It’s a common question during the hot summer months: does air conditioning help indoor air quality? The answer may surprise you. While air conditioners do help to circulate and filter air, they can also circulate mold, bacteria, and other allergens.
In fact, according to the Environmental Protection Agency (EPA), air conditioners can actually make indoor air quality worse. There are a few things you can do to improve indoor air quality, even with an air conditioner. Make sure to regularly clean your air conditioner’s filter and vent. You can also keep your home clean and free of dust and mold.
How Does an Air Conditioner Actually Work?
The air conditioner in your home works in much the same way as the one in your car. It uses a chemical refrigerant that evaporates and condenses to move heat.
The refrigerant starts off as a cool liquid. The air conditioner’s compressor pumps the refrigerant through a series of coils. As the refrigerant passes through the coils, it evaporates into a gas.
As the refrigerant evaporates, it absorbs heat from the air around it. This is why the coils that the refrigerant passes through are located inside your home. The refrigerant absorbs the heat from the air in your home and then evaporates into a gas.
Once the refrigerant is a gas, it passes through another set of coils. These coils are located outside your home. As the refrigerant passes through the coils, it condenses back into a liquid.
As the refrigerant condenses, it releases the heat it absorbed from your home. This is why the coils that the refrigerant passes through are located outside your home. The heat is released into the air outside, and the refrigerant is cooled down and turned back into a liquid.
The refrigerant is then pumped back into the coils inside your home, and the cycle starts over again.
If you’re concerned about indoor air quality, there are a few other myths about air conditioners that you should know about. Here are four other common AC myths.
1. Air conditioners Use a Lot of Energy and are Bad for the Environment
While it is true that air conditioners use a fair amount of energy, they are actually much more efficient than they used to be. Newer models can use up to 50% less energy than older models, so they are not as bad for the environment as you might think.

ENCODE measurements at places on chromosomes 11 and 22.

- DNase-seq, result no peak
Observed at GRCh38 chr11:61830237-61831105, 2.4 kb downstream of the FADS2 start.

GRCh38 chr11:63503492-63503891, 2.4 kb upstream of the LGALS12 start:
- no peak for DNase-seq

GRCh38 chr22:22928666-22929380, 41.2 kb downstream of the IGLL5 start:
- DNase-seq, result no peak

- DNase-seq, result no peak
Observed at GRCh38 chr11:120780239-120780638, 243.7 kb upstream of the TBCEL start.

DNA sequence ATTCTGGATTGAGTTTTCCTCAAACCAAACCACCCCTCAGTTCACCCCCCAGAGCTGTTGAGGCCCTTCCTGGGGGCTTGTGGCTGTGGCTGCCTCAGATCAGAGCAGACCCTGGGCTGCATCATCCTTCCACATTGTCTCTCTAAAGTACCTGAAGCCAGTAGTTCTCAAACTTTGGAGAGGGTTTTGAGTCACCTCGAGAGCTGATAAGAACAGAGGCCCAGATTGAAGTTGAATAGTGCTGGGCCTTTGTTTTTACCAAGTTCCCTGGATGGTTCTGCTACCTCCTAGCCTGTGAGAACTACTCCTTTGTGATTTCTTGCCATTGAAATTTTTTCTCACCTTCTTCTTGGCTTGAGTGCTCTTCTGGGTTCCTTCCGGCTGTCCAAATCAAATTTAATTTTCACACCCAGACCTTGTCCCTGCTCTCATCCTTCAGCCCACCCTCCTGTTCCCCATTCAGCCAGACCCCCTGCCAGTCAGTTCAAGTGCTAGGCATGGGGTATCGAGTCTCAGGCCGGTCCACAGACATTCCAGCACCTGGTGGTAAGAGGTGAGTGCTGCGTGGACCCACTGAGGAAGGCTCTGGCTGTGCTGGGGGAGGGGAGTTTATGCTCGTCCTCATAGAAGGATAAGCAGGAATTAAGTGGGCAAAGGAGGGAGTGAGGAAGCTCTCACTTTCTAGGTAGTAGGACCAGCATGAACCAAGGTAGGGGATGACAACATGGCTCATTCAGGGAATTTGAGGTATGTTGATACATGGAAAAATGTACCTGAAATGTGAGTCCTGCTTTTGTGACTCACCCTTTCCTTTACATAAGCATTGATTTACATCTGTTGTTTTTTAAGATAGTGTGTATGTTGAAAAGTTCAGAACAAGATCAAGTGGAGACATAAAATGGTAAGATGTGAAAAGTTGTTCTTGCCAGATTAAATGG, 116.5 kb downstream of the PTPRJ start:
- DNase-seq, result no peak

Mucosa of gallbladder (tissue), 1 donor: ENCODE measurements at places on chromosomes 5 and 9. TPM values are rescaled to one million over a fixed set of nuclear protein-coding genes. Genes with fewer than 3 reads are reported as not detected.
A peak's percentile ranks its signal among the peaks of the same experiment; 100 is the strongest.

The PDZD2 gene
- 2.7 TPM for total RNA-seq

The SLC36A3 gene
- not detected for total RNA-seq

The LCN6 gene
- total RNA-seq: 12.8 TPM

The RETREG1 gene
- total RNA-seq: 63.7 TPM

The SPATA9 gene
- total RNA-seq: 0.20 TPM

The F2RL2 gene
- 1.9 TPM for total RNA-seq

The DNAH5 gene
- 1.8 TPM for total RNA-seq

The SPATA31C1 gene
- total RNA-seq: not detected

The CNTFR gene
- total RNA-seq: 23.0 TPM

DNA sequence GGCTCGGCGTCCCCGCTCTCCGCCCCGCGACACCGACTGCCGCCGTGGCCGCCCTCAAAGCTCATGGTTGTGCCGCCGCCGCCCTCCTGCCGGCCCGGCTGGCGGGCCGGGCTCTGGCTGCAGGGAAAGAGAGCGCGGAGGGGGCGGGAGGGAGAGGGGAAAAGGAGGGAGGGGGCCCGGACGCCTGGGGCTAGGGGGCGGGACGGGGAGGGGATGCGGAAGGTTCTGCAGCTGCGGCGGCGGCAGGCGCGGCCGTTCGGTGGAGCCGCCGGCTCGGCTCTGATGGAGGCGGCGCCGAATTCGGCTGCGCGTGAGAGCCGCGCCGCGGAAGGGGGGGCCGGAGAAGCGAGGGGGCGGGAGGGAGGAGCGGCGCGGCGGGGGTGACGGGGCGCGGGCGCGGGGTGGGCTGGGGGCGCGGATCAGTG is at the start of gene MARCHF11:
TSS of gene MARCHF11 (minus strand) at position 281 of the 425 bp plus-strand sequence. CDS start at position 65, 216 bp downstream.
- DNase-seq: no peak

2. Air Conditioners Cause Dehydration
This is a myth that is actually based on some truth. Air conditioners do circulate drier air around a room, which can lead to dehydration. However, this is only a problem if you are not drinking enough fluids. If you are properly hydrated, you will not experience any dehydration from an air conditioner.
3. Turn Your Temperature Lower for Quicker Cooling
This is a myth. The temperature of your air conditioner does not affect how quickly it cools your home. In fact, turning your air conditioner down lower than usual can actually make it take longer to cool your home. This is because your air conditioner has to work harder to remove the heat from your home.
4. Close the Vents in Rooms You Don’t Use
Usually this does not save energy. The way a residential heating and cooling system is designed, the air handler (or blower) moves a certain amount of air no matter which vents are opened or closed. Closing registers may reduce the total air moved by the blower, which reduces its efficiency.
Air conditioning does help improve indoor air quality by filtering out pollen, dust, and other airborne particles. However, it is important to ensure that your AC unit is properly maintained and cleaned to prevent the spread of mold, bacteria, and other harmful microorganisms. Additionally, while AC units can help reduce the overall temperature of a room, they will not necessarily eliminate all humidity. Therefore, it is still important to ventilate your home to prevent the build-up of excessive moisture.
AutumnAir is a family-owned HVAC and AC repair and replacement provider for both residential and commercial needs. If you are looking for heating and cooling services in Birmingham, reach out to us today!